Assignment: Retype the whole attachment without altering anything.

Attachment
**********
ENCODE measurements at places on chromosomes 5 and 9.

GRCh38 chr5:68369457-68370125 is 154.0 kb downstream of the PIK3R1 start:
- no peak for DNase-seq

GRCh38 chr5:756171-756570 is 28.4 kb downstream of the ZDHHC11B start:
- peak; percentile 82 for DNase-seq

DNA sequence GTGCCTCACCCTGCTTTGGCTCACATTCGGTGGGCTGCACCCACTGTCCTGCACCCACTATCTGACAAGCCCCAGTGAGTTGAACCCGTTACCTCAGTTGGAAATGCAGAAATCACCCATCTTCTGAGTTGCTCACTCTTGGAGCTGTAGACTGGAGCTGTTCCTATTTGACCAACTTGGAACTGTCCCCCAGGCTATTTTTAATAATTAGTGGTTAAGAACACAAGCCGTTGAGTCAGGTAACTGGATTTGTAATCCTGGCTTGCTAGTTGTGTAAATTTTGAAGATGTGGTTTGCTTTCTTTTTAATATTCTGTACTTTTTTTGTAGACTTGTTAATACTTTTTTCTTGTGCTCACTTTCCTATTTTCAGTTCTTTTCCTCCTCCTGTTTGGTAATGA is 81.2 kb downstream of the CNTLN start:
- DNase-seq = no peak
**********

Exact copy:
ENCODE measurements at places on chromosomes 5 and 9.

GRCh38 chr5:68369457-68370125 is 154.0 kb downstream of the PIK3R1 start:
- no peak for DNase-seq

GRCh38 chr5:756171-756570 is 28.4 kb downstream of the ZDHHC11B start:
- peak; percentile 82 for DNase-seq

DNA sequence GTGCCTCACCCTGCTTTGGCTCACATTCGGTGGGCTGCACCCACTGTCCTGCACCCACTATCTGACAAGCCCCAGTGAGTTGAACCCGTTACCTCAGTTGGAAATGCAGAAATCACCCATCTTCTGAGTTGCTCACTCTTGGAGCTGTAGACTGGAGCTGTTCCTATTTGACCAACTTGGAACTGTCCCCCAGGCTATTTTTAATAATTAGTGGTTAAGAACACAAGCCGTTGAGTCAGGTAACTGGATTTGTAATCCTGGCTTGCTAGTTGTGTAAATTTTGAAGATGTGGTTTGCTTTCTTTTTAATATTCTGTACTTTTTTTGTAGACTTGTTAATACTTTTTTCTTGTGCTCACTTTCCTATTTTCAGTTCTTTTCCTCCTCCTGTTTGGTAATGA is 81.2 kb downstream of the CNTLN start:
- DNase-seq = no peak